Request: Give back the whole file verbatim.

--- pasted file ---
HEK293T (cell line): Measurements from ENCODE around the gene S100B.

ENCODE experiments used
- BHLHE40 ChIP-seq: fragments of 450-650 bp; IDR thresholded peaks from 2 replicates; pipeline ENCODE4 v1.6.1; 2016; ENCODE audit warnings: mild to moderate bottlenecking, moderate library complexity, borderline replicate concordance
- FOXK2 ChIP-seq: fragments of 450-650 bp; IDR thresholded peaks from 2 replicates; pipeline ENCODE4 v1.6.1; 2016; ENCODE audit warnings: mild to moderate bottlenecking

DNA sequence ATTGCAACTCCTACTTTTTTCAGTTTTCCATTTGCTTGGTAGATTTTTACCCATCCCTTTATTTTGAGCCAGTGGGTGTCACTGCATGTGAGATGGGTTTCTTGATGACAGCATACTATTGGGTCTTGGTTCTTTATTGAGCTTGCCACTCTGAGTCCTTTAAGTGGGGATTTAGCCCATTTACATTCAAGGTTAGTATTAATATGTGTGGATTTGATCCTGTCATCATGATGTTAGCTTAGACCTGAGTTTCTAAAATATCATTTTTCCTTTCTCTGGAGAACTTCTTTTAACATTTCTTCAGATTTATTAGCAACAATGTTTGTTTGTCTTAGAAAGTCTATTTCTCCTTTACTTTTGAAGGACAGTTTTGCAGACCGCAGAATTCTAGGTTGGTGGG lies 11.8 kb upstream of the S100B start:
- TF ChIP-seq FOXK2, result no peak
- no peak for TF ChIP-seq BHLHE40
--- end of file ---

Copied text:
HEK293T (cell line): Measurements from ENCODE around the gene S100B.

ENCODE experiments used
- BHLHE40 ChIP-seq: fragments of 450-650 bp; IDR thresholded peaks from 2 replicates; pipeline ENCODE4 v1.6.1; 2016; ENCODE audit warnings: mild to moderate bottlenecking, moderate library complexity, borderline replicate concordance
- FOXK2 ChIP-seq: fragments of 450-650 bp; IDR thresholded peaks from 2 replicates; pipeline ENCODE4 v1.6.1; 2016; ENCODE audit warnings: mild to moderate bottlenecking

DNA sequence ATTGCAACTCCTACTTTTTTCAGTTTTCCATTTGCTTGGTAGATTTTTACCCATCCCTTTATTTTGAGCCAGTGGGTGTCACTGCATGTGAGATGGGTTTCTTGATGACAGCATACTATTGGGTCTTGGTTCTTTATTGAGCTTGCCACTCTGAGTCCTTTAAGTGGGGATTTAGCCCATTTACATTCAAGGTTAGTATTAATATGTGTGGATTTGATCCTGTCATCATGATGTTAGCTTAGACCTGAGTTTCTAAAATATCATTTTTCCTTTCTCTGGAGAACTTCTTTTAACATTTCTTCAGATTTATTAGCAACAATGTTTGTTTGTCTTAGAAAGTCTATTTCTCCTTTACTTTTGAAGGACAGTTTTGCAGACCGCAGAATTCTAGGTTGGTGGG lies 11.8 kb upstream of the S100B start:
- TF ChIP-seq FOXK2, result no peak
- no peak for TF ChIP-seq BHLHE40